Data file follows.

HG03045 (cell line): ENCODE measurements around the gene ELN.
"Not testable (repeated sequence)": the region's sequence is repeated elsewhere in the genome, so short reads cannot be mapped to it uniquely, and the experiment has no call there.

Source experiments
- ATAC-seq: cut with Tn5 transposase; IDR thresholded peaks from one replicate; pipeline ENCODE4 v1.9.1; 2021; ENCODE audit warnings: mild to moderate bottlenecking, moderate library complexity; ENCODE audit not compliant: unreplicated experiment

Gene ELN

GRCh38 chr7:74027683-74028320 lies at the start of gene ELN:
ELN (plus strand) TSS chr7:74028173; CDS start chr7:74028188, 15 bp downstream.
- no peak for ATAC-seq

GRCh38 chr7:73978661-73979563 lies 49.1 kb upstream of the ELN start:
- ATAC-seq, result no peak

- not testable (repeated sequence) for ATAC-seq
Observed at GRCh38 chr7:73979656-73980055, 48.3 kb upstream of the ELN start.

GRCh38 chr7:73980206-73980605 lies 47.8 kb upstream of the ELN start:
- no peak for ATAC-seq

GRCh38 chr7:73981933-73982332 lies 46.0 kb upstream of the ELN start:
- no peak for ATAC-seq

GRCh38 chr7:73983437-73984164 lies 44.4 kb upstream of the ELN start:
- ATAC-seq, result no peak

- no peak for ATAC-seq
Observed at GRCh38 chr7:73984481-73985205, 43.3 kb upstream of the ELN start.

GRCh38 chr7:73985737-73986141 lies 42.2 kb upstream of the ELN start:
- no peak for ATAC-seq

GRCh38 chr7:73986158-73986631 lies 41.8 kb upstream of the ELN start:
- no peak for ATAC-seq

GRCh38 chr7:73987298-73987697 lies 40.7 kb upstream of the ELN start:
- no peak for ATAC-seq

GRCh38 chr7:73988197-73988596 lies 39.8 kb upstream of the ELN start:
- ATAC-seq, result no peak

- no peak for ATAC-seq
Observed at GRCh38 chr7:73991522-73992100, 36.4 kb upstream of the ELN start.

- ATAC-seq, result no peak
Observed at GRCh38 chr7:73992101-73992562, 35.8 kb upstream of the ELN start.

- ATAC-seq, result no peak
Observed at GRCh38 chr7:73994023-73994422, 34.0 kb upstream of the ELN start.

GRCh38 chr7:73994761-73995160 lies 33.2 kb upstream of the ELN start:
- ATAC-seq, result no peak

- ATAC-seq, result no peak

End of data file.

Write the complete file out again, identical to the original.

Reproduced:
HG03045 (cell line): ENCODE measurements around the gene ELN.
"Not testable (repeated sequence)": the region's sequence is repeated elsewhere in the genome, so short reads cannot be mapped to it uniquely, and the experiment has no call there.

Source experiments
- ATAC-seq: cut with Tn5 transposase; IDR thresholded peaks from one replicate; pipeline ENCODE4 v1.9.1; 2021; ENCODE audit warnings: mild to moderate bottlenecking, moderate library complexity; ENCODE audit not compliant: unreplicated experiment

Gene ELN

GRCh38 chr7:74027683-74028320 lies at the start of gene ELN:
ELN (plus strand) TSS chr7:74028173; CDS start chr7:74028188, 15 bp downstream.
- no peak for ATAC-seq

GRCh38 chr7:73978661-73979563 lies 49.1 kb upstream of the ELN start:
- ATAC-seq, result no peak

- not testable (repeated sequence) for ATAC-seq
Observed at GRCh38 chr7:73979656-73980055, 48.3 kb upstream of the ELN start.

GRCh38 chr7:73980206-73980605 lies 47.8 kb upstream of the ELN start:
- no peak for ATAC-seq

GRCh38 chr7:73981933-73982332 lies 46.0 kb upstream of the ELN start:
- no peak for ATAC-seq

GRCh38 chr7:73983437-73984164 lies 44.4 kb upstream of the ELN start:
- ATAC-seq, result no peak

- no peak for ATAC-seq
Observed at GRCh38 chr7:73984481-73985205, 43.3 kb upstream of the ELN start.

GRCh38 chr7:73985737-73986141 lies 42.2 kb upstream of the ELN start:
- no peak for ATAC-seq

GRCh38 chr7:73986158-73986631 lies 41.8 kb upstream of the ELN start:
- no peak for ATAC-seq

GRCh38 chr7:73987298-73987697 lies 40.7 kb upstream of the ELN start:
- no peak for ATAC-seq

GRCh38 chr7:73988197-73988596 lies 39.8 kb upstream of the ELN start:
- ATAC-seq, result no peak

- no peak for ATAC-seq
Observed at GRCh38 chr7:73991522-73992100, 36.4 kb upstream of the ELN start.

- ATAC-seq, result no peak
Observed at GRCh38 chr7:73992101-73992562, 35.8 kb upstream of the ELN start.

- ATAC-seq, result no peak
Observed at GRCh38 chr7:73994023-73994422, 34.0 kb upstream of the ELN start.

GRCh38 chr7:73994761-73995160 lies 33.2 kb upstream of the ELN start:
- ATAC-seq, result no peak

- ATAC-seq, result no peak